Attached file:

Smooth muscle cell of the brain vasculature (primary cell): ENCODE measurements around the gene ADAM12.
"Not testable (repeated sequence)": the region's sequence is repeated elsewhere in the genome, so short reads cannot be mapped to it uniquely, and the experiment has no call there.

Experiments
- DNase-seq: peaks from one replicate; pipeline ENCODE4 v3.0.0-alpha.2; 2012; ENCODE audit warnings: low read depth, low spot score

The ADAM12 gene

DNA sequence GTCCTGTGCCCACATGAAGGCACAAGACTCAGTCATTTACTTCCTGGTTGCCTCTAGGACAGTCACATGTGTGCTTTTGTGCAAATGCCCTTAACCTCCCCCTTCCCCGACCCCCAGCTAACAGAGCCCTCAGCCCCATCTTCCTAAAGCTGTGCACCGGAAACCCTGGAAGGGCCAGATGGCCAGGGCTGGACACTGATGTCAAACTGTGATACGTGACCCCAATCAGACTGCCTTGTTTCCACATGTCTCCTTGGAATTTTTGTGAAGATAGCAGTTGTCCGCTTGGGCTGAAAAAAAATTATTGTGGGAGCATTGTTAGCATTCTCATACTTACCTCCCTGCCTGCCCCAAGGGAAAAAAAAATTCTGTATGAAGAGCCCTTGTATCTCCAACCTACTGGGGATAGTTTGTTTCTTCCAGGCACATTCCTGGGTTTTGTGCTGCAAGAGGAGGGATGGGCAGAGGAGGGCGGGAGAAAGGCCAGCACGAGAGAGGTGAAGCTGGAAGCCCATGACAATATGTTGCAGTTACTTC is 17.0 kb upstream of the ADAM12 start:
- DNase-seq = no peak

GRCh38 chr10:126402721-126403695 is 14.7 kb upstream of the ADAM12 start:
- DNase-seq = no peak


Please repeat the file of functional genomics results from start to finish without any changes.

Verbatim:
Smooth muscle cell of the brain vasculature (primary cell): ENCODE measurements around the gene ADAM12.
"Not testable (repeated sequence)": the region's sequence is repeated elsewhere in the genome, so short reads cannot be mapped to it uniquely, and the experiment has no call there.

Experiments
- DNase-seq: peaks from one replicate; pipeline ENCODE4 v3.0.0-alpha.2; 2012; ENCODE audit warnings: low read depth, low spot score

The ADAM12 gene

DNA sequence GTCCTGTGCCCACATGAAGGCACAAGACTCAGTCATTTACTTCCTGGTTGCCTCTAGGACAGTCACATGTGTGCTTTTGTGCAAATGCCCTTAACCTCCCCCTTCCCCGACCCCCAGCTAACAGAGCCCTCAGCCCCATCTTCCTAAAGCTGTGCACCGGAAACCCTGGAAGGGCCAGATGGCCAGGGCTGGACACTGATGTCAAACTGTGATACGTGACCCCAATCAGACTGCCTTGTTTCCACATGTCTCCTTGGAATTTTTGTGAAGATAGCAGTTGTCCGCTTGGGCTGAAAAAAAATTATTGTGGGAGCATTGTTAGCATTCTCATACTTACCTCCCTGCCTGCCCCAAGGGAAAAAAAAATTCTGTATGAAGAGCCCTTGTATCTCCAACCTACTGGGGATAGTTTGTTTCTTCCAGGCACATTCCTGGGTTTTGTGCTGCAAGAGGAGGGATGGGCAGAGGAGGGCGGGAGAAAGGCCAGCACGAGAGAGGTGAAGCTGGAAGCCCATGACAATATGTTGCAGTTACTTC is 17.0 kb upstream of the ADAM12 start:
- DNase-seq = no peak

GRCh38 chr10:126402721-126403695 is 14.7 kb upstream of the ADAM12 start:
- DNase-seq = no peak